SUSE Linux Enterprise 15 Released

SUSE has announced the release of SUSE Linux Enterprise 15 (SLES 15). It's a major "leap" not only in terms of the operating system's architecture, but also the numbering. Thanks to some superstitions in its core markets, SUSE skipped numbers 13 and 14 and jumped to 15. Technically this would have been SLES 13.

SUSE calls SLES 15 a multimodal operating system that's designed to cater to both traditional and modern workloads – from data centers to the cloud.

"As organizations around the world transform their enterprise systems to embrace modern and agile technologies, multiple infrastructures for different workloads and applications are needed," said Thomas Di Giacomo, SUSE CTO. "This often means integrating cloud-based platforms into enterprise systems, merging containerized development with traditional development, or combining legacy applications with microservices. To bridge traditional and software-defined infrastructure, SUSE has built a multimodal operating system – SUSE Linux Enterprise 15."

With this release, SLES also accomplishes its modular architecture. Customers don't have to concern themselves with different versions of SLE for different workloads: There is only one installer; there is only one codebase. Users can install the desired version depending on the workload.

SLES 15 is complemented by two other components from the SUSE product line – SUSE Manager 3.2 and SUSE Linux Enterprise High Performance Computing 15, with a focus on helping customers innovate in this era of rapid digital transformation while meeting the needs of multimodal IT.

SUSE said in press releases that the latest release of SUSE Manager delivers new features focused on lowering costs, improving DevOps efficiency, and easily managing large, complex deployments across IoT, cloud, and container infrastructures. SUSE Manager also helps customers improve DevOps efficiency and meet compliance requirements with a single tool that manages and maintains everything from edge devices to Kubernetes environments. SUSE Manager makes managing large, complex deployments easier with new extended forms-based UI capabilities.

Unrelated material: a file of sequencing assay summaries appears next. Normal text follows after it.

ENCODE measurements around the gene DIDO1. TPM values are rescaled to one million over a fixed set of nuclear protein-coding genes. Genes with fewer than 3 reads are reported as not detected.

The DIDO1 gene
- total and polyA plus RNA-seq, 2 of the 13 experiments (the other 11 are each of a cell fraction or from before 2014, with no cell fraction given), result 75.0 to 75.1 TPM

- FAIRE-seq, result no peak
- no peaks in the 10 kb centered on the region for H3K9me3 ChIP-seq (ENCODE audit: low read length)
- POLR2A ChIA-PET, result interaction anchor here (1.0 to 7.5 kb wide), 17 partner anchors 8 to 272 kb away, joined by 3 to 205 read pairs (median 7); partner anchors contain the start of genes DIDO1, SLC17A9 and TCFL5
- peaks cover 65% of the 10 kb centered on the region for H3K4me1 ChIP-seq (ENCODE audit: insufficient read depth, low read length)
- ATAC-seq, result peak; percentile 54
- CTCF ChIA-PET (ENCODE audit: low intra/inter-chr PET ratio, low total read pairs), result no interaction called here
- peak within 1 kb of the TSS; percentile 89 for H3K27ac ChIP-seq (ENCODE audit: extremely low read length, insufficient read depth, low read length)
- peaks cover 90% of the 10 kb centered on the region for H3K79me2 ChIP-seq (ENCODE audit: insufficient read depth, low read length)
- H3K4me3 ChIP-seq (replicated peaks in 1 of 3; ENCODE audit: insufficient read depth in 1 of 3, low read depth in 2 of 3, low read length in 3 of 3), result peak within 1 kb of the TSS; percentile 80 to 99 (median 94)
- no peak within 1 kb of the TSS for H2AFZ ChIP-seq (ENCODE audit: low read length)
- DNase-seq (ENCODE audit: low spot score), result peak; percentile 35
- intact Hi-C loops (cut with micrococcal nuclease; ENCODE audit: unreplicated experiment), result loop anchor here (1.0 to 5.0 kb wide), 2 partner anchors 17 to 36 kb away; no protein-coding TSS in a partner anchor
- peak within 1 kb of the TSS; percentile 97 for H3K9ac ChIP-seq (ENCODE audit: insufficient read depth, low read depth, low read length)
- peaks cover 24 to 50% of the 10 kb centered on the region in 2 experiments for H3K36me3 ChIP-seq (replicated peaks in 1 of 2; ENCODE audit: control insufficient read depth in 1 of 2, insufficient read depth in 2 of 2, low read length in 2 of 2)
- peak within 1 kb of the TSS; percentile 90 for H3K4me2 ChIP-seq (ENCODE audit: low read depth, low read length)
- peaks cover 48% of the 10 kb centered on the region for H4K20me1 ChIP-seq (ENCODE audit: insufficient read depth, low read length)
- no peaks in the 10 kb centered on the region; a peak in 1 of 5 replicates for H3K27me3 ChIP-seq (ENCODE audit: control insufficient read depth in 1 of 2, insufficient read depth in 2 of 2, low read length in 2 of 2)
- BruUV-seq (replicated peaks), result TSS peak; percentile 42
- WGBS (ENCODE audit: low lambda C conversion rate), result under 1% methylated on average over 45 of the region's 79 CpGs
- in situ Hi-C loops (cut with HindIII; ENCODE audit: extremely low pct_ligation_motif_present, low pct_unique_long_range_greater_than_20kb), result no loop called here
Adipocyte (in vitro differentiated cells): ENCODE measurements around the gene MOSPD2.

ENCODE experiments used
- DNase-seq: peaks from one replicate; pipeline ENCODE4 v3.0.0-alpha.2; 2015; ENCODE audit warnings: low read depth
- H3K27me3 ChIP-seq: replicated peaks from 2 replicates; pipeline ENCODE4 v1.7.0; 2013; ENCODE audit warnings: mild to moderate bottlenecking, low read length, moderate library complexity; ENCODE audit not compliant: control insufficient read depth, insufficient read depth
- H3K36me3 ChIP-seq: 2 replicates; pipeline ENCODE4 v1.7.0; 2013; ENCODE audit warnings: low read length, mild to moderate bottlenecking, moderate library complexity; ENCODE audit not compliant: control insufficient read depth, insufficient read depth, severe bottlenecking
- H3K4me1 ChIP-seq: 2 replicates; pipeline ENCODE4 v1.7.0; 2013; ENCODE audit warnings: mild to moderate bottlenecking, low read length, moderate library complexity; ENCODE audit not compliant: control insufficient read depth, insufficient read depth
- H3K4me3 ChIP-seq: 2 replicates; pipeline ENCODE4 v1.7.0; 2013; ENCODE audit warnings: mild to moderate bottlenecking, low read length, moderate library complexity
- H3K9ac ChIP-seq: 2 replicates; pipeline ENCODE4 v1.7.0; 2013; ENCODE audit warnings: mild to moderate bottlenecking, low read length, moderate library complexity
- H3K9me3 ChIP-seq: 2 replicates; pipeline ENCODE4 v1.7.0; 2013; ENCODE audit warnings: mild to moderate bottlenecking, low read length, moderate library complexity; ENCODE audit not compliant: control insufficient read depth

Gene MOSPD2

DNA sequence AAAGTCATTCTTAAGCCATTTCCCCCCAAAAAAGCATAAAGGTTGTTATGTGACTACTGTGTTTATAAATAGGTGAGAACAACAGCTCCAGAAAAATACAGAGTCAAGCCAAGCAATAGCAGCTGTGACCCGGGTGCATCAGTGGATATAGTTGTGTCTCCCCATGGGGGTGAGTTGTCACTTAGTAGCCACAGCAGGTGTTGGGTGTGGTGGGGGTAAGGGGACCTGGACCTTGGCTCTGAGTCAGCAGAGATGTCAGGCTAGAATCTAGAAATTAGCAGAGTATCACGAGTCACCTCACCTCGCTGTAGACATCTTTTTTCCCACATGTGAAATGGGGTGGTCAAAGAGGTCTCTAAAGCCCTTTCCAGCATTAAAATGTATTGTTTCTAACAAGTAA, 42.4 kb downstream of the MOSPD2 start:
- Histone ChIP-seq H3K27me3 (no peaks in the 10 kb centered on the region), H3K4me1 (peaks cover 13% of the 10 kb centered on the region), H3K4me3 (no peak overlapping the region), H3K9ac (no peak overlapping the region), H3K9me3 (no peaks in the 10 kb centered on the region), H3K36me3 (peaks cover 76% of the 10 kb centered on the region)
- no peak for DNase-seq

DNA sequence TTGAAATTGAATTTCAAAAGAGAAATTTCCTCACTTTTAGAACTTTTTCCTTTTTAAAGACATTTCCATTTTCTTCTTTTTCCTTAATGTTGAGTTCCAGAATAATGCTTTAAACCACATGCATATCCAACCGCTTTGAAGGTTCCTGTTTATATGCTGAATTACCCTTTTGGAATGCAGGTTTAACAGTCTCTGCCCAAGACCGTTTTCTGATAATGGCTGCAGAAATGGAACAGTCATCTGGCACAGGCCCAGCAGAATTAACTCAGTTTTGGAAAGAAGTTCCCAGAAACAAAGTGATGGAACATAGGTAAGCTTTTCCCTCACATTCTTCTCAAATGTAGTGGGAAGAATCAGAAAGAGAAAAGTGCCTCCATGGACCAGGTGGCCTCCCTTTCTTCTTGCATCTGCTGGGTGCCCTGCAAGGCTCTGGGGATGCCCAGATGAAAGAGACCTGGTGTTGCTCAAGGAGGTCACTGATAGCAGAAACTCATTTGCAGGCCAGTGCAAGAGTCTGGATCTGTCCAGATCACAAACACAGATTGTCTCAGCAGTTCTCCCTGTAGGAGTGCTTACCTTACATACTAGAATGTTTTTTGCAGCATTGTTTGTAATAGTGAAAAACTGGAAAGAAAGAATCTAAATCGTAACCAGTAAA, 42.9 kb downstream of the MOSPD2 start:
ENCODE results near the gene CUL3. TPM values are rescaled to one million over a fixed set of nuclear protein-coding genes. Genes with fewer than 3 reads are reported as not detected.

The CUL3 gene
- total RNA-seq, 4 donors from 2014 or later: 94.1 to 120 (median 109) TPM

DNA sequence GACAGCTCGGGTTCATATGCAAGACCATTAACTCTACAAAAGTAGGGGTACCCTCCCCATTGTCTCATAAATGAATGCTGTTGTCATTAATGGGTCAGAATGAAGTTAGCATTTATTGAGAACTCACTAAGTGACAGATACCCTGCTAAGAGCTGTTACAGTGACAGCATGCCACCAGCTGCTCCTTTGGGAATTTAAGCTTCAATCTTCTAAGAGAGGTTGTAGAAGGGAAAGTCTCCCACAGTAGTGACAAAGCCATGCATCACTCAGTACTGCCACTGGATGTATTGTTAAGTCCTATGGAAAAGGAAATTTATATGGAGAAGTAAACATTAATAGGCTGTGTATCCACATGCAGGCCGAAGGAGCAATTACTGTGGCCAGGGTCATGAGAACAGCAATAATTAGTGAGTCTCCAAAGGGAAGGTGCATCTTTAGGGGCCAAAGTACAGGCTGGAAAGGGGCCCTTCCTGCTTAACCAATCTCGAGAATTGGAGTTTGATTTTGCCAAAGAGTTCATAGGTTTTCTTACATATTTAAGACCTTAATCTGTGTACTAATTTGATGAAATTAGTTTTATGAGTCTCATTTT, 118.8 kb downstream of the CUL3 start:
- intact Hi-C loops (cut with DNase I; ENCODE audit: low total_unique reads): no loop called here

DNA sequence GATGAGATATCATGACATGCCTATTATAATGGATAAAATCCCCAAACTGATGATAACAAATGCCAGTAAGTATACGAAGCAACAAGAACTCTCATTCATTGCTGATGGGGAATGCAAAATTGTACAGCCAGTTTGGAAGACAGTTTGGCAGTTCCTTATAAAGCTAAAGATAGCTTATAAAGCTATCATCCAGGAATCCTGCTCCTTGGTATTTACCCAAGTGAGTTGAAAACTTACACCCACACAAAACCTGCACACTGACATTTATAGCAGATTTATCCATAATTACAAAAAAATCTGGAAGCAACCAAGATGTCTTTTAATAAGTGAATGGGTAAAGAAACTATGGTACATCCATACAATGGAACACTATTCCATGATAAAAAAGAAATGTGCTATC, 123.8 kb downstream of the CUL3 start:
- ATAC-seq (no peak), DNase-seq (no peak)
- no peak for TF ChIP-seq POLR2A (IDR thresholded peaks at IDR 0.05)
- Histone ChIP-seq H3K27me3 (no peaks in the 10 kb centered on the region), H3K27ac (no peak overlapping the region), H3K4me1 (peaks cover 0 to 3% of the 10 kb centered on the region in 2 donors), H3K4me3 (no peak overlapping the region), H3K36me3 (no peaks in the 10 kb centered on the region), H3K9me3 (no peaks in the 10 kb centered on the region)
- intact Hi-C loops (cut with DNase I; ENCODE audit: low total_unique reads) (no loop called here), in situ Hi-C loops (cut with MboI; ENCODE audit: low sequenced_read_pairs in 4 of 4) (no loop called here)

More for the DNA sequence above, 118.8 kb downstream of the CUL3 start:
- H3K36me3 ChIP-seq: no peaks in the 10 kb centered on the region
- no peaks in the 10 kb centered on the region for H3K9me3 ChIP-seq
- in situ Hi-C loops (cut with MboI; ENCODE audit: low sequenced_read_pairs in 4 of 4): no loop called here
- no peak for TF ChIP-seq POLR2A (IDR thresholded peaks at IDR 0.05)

GitLab Drops Pricing After Microsoft GitHub Acquisition

As the news broke that Microsoft was acquiring GitHub, panicked users started to move their accounts to GitLab, a fully open source implementation of Linus Torvalds' Git.

Many leading figures of the open source world argues that GitHub is actually now in a more accountable and reliable position compared to earlier, because Microsoft will be treading carefully so as to not stain the positive image the company has been building with the open source community. However, that didn't stop users from moving away from GitHub. Sensing an opportunity, GitLab dropped pricing for its self-hosted GitLab Ultimate plan and its hosted Gold plan; both plans are now available for free to open source projects and educational institutions.

In an interview with Frederic Lardinois of TechCrunch, GitLab CEO Sid Sijbrandij said, "Most education and open source projects don't have access to enhanced security or performance management tools for their software projects. At GitLab, we are happy to have achieved a level of success that allows us to extend the full set of features to these important communities by offering GitLab Ultimate & GitLab Gold plans for free."

A caveat: these prices have been dropped, but these users won't get any commercial support from GitLab like paying users do.

KDE Plasma 5.13 Is Here

The KDE Project has announced the release of Plasma 5.13, the latest version of its desktop environment ( KDE is known for its modular design and under-the-hood customization. However, at times these benefits come at the cost of resource efficiency. But as KDE is targeting mobile devices, this release takes advantage of that work and has been optimized to run smoothly on under-powered ARM laptops, high-end gaming PCs, and everything in between. Resource efficiency also means that on powerful machines, more resources will be free for applications instead of being consumed by the desktop itself.

Web browsers are the gateway to the Internet; Plasma 5.13 comes with browser integration that allows users to monitor and control supported browsers, including Chrome/Chromium and Firefox, from the desktop widget. Users will be able to play and pause media playing in web browsers, offering users better control over not only their own entertainment, but also to control annoying autoplaying videos embedded on websites.

The community has also improved the KDE Connect experience; users can now send links directly to a phone using KDE Connect. The Media Control Widget has been redesigned with added support for the MPRIS specification, which means media players can now be controlled from the media controls in the desktop tray or from a phone using KDE Connect.

On the security side, Vaults, Plasma's storage encryption utility, includes a new CryFS back end, better error reporting, a more polished interface, and the ability to remotely open and close vaults via KDE Connect.

KDE already had good multimonitor support, where you could even choose a customized layout for each monitor. The 5.13 release makes it easier to connect external monitors. When a new external monitor is connected, a dialog pops up offering the option to control the position of the additional monitor in correlation to the primary monitor.

The desktop has also received some visual upgrades, from the login screen to icons. Plasma 5.13 will appear in different distributions depending on their own release cycle, but users can test the latest release with KDE's own distribution called "neon" ( openSUSE Tumbleweed and Arch Linux will be among the first to offer this release.

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